European Union Chief Executive on Tougher Climate Target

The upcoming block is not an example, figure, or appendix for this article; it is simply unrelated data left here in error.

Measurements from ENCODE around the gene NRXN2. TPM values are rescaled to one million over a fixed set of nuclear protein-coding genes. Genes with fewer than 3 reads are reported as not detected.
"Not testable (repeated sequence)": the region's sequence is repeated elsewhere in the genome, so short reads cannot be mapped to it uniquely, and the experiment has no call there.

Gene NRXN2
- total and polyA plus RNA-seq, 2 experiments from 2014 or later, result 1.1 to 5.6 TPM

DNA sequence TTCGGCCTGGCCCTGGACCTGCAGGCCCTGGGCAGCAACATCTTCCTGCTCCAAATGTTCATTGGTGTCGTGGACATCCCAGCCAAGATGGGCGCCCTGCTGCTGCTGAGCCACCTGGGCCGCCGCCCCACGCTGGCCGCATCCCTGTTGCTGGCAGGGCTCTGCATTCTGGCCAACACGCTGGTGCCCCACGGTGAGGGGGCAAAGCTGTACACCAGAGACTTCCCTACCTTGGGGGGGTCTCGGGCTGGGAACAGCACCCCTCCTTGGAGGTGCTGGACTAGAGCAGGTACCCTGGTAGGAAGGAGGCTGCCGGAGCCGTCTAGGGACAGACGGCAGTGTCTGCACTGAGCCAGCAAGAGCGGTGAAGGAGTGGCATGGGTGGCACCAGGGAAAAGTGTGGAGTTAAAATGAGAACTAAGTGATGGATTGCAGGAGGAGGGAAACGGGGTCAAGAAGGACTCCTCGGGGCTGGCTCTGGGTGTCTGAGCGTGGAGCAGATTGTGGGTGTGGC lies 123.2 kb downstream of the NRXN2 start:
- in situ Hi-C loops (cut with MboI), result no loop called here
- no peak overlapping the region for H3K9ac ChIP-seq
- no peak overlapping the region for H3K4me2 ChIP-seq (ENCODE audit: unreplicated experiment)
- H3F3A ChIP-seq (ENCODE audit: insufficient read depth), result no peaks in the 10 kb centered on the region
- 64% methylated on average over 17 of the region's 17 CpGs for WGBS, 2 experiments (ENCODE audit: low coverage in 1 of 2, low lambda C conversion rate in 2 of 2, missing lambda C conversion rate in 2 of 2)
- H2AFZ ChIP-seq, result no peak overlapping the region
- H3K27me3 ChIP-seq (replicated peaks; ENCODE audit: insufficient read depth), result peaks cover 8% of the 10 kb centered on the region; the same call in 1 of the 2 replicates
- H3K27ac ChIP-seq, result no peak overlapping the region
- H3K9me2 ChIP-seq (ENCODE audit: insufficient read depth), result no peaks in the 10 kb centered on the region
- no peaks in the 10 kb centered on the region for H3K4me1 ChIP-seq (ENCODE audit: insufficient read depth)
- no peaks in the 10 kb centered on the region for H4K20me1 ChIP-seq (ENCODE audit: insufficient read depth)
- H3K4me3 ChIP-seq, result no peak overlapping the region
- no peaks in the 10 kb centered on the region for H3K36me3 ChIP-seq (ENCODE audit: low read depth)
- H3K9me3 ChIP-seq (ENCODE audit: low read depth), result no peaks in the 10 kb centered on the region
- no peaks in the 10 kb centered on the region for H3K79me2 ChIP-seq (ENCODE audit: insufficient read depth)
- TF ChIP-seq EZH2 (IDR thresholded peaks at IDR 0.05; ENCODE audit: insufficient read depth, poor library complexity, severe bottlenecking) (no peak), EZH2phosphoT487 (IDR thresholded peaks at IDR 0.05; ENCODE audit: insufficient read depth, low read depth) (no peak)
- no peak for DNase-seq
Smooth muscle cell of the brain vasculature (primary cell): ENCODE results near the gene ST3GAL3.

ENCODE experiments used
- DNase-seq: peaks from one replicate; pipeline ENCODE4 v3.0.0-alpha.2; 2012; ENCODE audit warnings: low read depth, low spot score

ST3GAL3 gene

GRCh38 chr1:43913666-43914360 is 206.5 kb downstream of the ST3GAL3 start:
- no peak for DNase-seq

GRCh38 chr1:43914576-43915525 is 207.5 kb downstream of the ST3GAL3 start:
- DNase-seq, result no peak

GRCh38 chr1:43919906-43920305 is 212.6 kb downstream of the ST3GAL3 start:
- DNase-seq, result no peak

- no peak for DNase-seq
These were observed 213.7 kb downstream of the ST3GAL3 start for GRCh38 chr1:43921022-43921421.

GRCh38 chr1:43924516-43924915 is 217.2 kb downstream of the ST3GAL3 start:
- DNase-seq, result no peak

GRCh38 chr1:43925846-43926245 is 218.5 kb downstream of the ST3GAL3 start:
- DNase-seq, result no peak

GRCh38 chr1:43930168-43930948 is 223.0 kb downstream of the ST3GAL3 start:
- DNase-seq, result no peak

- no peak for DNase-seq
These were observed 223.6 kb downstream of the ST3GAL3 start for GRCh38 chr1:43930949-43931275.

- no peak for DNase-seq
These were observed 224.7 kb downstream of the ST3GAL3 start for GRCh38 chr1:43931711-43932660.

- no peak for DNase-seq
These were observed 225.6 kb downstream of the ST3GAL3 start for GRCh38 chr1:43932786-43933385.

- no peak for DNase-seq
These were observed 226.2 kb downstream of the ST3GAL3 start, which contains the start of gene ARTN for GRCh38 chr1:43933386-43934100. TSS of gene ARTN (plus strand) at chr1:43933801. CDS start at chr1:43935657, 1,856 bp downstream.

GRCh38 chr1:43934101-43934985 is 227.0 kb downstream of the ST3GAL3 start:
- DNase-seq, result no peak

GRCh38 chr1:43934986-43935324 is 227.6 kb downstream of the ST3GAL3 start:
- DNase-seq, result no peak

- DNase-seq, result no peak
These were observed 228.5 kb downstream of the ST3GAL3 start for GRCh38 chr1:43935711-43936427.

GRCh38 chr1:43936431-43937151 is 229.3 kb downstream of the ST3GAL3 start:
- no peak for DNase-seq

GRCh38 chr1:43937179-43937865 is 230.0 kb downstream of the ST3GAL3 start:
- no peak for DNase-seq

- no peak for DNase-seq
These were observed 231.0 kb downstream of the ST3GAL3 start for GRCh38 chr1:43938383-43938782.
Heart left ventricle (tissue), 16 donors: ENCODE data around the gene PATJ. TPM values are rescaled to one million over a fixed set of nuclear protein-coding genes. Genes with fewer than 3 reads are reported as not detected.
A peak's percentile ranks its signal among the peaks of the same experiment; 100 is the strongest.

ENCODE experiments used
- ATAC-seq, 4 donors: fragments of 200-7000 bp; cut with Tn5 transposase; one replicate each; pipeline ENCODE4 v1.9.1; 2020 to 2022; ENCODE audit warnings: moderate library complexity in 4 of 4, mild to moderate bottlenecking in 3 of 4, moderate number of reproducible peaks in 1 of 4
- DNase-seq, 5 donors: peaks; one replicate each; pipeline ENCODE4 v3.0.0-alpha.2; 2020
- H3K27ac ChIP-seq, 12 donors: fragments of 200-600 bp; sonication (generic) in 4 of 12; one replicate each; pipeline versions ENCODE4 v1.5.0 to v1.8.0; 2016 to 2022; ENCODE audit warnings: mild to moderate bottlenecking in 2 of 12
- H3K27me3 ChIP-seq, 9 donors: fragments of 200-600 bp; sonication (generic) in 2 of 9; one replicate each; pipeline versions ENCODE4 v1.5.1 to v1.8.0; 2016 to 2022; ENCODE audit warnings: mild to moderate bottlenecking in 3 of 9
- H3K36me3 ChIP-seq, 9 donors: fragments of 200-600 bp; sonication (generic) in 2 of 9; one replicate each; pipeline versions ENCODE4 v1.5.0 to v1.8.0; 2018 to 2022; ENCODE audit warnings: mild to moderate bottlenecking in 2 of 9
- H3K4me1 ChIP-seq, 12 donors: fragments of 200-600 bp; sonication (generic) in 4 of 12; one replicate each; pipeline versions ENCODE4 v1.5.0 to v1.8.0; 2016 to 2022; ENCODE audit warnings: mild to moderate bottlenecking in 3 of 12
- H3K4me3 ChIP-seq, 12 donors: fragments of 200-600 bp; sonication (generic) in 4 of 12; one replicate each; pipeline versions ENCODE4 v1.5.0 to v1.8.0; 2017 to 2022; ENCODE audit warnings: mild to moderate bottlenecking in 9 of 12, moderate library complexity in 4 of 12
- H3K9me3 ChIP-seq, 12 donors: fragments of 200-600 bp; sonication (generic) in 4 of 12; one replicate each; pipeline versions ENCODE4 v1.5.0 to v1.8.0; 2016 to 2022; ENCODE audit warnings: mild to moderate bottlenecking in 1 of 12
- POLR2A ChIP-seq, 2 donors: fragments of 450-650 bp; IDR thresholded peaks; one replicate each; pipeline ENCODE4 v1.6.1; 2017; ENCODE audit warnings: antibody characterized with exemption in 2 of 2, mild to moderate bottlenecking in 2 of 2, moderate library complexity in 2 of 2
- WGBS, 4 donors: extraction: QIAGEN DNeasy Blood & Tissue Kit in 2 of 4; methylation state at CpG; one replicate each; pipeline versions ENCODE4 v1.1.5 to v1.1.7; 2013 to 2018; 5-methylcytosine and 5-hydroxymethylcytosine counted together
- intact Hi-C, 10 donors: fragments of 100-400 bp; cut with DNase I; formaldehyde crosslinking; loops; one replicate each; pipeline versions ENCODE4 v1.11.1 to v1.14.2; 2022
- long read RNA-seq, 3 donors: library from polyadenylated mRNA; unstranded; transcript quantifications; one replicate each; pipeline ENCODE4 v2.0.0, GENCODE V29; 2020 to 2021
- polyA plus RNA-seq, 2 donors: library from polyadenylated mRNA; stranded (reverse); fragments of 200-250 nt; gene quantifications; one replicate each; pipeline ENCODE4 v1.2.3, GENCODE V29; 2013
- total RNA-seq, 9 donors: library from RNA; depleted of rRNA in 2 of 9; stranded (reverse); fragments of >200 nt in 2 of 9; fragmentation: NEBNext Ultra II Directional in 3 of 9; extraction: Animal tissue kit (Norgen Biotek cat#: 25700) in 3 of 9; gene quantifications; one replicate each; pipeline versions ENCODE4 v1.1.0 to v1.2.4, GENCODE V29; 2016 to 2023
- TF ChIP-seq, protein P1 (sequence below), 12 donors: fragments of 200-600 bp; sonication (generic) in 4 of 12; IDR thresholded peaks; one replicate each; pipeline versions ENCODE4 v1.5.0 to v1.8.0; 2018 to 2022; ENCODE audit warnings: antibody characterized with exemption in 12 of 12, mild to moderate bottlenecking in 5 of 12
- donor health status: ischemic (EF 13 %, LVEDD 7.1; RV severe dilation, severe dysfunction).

The European Union’s chief executive on Wednesday said the block should commit to deeper emissions cuts over the next decade and pledged to use green bonds to finance its climate goals.  European Commission president Ursula von der Leyen said ambitious action to tackle climate change could create millions of extra jobs, aiding Europe’s economic recovery from the coronavirus pandemic.  She further added that the EU should set a target to cut its greenhouse gas emissions by at least 55 % by 2030 against 1990 levels.  The EU’s current 2030 emission target is for a 40 % cut.  Von der Leyen said the upgrade would put EU “firmly on track” for its plan to reach net zero emissions by 2050 and the Commission analysis had confirmed a 55 % emissions cut was economically possible.  She acknowledged that the increase from 40 to 55 would divide the European Parliament and member states who must approve the legally binding target but who disagree on how ambitious it should be.  Such a goal would require huge investment in transport, heavy industry and energy.  Von Der Leyen said that 30 % of the bloc’s 750 billion euro coronavirus recovery package of grants and loans, which the EU as a whole will borrow, should be raised through green bonds.  Meanwhile 37 % of this package should be marked for projects to help industries decarbonise by swapping coal for low-carbon hydrogen in industry or the installation of electric car charging points.